THE surge in the prison population after the 2011 riots did not contribute to a Croydon man's death, an official report has concluded.
The Prisons and Probation Ombudsman found "failings" around the care of James Best at Wandsworth prison, but said overcrowding was not behind these failings.
In the report, published last week, the ombudsman added that the death of the 37-year-old, who was awaiting sentencing for stealing a gingerbread man from a looted London Road bakery, was "unpredictable" and not preventable.
Mr Best died from a heart attack on September 8, 2011, after exercising vigorously on the rowing machine at the prison's gym.
The 1,665-capacity prison housed 1,680 prisoners around the time, compared to 1,599 in June that year and 1,625 in September the year before, according to the report.
But the ombudsman wrote: "Whilst some failings were identified in the investigation, there is no evidence to indicate that population pressures or a large number of new arrivals at the prison were a significant contributing factor to these.
"Indeed, the clinical reviewer comments that his immediate physical health needs were identified and managed appropriately on his arrival."
Failings after that, however, including over the gym induction process, scarce emergency medical equipment, and Mr Best's poor mental health care, sparking a raft of recommendations in the report.
Mr Best had tried to kill himself three weeks before entering prison for the first time, and was taking anti-depressants.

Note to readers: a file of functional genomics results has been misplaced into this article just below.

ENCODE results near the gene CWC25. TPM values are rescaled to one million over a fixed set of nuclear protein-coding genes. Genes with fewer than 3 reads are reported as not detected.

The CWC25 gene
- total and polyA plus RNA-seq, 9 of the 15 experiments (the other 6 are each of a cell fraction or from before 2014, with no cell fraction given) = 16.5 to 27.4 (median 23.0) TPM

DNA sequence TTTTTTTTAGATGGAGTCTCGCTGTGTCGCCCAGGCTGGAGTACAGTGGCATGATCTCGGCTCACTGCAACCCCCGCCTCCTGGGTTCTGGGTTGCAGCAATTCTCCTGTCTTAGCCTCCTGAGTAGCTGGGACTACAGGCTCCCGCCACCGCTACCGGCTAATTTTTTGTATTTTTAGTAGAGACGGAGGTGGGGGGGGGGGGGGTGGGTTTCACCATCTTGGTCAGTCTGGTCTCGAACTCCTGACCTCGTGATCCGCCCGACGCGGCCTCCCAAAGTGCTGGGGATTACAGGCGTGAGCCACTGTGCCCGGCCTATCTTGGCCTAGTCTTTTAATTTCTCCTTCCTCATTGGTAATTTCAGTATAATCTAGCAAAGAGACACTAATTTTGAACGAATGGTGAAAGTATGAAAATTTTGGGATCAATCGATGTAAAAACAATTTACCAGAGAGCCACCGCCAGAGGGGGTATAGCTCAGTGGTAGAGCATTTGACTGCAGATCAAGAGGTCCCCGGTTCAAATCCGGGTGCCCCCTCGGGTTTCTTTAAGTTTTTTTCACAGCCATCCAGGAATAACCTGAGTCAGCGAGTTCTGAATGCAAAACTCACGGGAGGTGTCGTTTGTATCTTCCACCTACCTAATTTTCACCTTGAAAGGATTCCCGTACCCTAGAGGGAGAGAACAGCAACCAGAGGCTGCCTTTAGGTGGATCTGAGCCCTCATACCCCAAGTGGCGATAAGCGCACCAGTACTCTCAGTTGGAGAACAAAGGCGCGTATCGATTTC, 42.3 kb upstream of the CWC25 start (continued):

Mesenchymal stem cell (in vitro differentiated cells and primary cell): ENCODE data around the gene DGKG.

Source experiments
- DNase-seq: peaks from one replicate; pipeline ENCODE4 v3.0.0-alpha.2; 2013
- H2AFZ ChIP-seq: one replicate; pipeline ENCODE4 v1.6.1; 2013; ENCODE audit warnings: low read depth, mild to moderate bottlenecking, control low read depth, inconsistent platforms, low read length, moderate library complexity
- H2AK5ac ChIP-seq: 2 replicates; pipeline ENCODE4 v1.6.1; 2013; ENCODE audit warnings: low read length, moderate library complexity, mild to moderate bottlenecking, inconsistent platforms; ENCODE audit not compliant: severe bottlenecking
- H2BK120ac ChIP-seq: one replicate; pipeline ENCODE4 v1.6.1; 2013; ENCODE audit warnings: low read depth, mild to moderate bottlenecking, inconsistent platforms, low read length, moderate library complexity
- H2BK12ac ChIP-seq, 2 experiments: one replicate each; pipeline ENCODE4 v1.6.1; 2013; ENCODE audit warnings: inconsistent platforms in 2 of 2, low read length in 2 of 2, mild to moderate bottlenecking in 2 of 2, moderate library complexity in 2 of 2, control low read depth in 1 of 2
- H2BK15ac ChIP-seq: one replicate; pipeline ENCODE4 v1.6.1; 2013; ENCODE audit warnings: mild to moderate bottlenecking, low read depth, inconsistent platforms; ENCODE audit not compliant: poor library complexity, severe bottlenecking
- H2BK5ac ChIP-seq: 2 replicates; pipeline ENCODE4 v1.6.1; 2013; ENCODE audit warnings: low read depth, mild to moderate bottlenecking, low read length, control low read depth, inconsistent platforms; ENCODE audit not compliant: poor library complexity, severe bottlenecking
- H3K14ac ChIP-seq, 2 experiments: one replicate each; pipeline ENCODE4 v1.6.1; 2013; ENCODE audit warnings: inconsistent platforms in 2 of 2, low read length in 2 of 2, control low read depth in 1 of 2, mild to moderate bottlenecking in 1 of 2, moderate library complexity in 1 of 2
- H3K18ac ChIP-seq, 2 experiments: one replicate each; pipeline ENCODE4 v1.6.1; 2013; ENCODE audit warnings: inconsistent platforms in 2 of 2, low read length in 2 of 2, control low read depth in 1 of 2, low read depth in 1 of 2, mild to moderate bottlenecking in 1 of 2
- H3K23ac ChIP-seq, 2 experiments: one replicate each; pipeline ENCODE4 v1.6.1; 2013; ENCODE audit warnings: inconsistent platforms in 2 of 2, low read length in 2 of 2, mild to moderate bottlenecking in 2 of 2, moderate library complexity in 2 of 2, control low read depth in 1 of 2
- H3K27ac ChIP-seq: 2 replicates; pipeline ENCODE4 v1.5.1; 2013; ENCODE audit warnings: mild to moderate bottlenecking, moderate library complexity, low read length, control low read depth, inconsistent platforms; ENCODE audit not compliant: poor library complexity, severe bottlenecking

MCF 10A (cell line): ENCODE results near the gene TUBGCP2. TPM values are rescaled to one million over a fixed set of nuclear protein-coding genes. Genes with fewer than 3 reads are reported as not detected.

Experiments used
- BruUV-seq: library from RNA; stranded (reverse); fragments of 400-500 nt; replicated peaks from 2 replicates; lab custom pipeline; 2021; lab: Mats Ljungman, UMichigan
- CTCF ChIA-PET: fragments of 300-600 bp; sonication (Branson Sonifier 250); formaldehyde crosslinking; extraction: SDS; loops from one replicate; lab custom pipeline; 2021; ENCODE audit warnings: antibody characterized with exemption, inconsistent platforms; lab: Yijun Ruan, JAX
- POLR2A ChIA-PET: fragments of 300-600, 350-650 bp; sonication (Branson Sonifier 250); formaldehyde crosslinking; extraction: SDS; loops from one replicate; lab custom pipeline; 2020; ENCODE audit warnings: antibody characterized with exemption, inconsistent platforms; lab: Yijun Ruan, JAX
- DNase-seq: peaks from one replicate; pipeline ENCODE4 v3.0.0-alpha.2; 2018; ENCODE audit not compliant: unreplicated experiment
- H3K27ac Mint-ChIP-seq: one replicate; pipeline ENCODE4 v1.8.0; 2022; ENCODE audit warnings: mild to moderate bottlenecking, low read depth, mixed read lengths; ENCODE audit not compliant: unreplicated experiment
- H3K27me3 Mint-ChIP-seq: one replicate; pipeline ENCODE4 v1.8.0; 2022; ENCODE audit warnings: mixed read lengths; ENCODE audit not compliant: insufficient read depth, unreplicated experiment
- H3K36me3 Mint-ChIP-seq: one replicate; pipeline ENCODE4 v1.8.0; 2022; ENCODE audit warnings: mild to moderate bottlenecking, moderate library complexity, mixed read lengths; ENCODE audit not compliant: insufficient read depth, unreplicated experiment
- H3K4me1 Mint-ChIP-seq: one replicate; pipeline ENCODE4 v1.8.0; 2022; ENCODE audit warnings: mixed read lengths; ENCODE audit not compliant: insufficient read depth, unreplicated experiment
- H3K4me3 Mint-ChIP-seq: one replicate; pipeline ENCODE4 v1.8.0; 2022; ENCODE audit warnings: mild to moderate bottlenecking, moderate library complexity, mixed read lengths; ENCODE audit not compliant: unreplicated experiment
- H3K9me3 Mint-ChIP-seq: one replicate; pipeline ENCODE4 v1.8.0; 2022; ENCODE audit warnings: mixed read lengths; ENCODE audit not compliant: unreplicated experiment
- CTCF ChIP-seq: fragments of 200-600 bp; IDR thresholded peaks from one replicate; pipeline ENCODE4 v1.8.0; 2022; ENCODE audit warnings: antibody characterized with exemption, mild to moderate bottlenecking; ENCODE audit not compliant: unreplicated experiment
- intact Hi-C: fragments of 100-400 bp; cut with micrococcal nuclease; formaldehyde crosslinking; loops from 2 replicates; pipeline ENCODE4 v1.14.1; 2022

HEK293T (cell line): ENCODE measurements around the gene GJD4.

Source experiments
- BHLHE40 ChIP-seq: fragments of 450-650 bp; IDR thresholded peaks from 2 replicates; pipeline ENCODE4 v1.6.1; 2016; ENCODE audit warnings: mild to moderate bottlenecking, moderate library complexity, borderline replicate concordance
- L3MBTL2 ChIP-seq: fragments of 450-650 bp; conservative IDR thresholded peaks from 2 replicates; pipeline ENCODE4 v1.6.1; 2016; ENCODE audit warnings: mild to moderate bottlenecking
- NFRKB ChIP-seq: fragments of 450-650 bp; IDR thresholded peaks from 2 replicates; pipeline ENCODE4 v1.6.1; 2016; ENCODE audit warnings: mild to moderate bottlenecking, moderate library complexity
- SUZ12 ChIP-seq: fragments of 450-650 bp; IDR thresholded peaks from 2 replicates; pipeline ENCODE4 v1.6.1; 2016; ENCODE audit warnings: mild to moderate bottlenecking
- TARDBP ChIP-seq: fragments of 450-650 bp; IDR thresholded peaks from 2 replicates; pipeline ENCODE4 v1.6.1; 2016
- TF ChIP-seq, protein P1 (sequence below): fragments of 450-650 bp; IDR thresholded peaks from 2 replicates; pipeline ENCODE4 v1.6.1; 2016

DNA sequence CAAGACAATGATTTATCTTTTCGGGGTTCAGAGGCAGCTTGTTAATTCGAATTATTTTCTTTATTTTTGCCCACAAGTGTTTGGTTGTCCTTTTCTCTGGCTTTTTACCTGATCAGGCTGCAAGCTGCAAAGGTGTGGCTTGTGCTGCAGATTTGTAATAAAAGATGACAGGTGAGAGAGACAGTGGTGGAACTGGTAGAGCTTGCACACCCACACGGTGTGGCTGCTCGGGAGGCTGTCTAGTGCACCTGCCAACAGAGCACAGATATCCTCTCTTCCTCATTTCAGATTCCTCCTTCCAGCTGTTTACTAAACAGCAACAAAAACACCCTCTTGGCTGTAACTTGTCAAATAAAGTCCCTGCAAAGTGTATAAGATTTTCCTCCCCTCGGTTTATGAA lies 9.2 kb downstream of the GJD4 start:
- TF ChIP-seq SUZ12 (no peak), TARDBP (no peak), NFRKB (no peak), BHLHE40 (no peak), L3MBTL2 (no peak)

The prison doctor who saw him a day after he arrived made an "urgent" referral to the mental health team, but no consultation was arranged.
Gym induction procedures have been tightened since the death of Mr Best, who visited the gym with his cellmate after they each smoked a cigar given to them by a prison workman, the report says.
He was allowed to use the gym unsupervised despite suffering from asthma, Chrons disease, and recording high blood pressure when he arrived.
The report also recommends better placing of emergency equipment, such as defibrillators, around the prison.
The on-call nurse had to collect an emergency bag from a separate wing and arrived at Mr Best's cell "a number of minutes" after an emergency call was made to say he had collapsed.
However, the ombudsman dismissed concerns raised by Mr Best's foster brother, Owen Daniel, that he might have been better placed in somewhere with more support for mental health patients.
The report concludes: "I do not think his death was preventable.
"He had a sudden, unpredictable heart attack, in the absence of a prior history of heart disease, and died of a cardiac arrest."
At his inquest last month, Westminster coroner Dr Fiona Wilcox recorded a narrative verdict saying that "opportunities to save his life were not maximised".
Mr Daniel has previously paid tribute to his foster brother, telling the Advertiser: "I would never have become half the man I am today without his influence; he was a true inspiration to our family."